12. #12
    Admiral dingbat's Avatar
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    Default Re: Fuel/Water Separator

    Quote Originally Posted by ebry710 View Post
    One of the nature bi-products of the break down of a gasoline/oxygen combination is water. Where do you suppose the water in the service station comes from? It is a closed system.
    You can not make water at the atomic level by combining oxygen and gasoline. The combination of gas and oxygen cause the fuel to oxidize which in turn and forms gum and varnish.

    The water is introduced into the storage tanks via thermal cycling.
    Gasolines ability to "absorb" water is directly proportional to it’s temperature. The greater the fuel temperature the greater the amount of moisture the fuel can hold in suspension.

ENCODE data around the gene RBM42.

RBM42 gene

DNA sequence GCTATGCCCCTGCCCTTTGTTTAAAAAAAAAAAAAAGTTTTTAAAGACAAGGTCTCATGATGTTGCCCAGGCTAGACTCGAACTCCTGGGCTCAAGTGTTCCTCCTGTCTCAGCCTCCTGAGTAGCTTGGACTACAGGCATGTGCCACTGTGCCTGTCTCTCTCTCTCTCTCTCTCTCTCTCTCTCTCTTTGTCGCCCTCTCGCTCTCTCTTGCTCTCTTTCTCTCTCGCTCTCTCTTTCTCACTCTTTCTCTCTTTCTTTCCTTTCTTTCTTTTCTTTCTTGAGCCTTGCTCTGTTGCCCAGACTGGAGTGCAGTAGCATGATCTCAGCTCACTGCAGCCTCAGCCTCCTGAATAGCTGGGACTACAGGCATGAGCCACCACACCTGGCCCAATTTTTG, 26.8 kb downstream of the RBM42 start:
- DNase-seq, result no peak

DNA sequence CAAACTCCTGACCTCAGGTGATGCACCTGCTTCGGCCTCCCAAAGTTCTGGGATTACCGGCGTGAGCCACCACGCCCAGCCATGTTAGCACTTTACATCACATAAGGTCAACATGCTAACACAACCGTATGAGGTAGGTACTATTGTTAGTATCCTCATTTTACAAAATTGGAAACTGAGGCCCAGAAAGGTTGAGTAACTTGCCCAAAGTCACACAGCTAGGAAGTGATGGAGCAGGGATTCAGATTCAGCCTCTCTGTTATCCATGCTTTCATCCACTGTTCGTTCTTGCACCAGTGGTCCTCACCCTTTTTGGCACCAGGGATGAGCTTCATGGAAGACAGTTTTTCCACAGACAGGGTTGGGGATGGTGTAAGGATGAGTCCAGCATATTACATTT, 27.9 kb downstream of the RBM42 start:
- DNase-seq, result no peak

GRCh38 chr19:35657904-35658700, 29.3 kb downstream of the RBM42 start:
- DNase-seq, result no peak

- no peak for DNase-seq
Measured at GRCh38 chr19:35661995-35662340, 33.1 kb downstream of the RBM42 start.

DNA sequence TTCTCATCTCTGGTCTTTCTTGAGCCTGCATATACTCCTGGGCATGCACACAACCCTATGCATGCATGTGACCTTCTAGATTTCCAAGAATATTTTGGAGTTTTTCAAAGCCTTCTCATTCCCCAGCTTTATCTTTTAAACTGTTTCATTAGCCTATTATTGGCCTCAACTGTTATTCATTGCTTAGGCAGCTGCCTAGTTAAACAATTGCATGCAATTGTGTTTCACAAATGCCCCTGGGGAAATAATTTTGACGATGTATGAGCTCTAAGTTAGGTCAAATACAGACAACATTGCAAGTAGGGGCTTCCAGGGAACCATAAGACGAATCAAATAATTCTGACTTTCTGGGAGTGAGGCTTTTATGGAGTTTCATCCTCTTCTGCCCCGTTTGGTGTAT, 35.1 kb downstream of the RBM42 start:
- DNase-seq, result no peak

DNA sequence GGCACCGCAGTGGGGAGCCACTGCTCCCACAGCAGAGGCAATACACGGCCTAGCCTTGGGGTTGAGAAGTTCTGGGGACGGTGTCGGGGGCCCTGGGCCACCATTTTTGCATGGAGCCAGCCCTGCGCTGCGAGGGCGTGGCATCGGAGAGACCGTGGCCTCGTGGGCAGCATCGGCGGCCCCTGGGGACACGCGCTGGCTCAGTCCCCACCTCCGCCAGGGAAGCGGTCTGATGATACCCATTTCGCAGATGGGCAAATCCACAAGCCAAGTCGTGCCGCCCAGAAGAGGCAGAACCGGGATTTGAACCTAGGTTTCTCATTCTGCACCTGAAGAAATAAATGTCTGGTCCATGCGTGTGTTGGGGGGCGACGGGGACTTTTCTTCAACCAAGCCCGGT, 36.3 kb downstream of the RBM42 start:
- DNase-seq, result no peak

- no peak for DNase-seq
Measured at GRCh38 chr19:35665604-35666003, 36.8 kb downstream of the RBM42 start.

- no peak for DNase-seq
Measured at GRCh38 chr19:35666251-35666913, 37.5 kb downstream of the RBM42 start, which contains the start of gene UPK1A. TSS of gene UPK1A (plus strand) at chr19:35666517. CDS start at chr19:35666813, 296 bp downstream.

Putting “warm” gas from a truck into a “colder” under ground storage tank will cause the fuel to shed the extra moisture which will settle to the bottom of the storage tank. You also have point source introduction of water into the tanks as noted below in an excerpt from a fuel supplier.


    Water can enter a tank through several means. Loose fill caps, leaky fittings and faulty gaskets are all entry points for water. Water can accumulate around the fill gauge manhole or in the secondary containment submersible pump pit. A leak in the tank or the lines will allow moisture to enter the tank; this is especially true of underground storage tanks. Every time the tank is open, there is a potential for water to enter.
    Grady White 226
    200 Evinrude Ocean Pro
    Evinrude Renegade Offshore Prop

    Furuno FCV 587 Sounder
    Garmin 4208 Multifunction Display
    ICOM M504A VHF
    Shakespeare Galaxy 5225-XT Antennas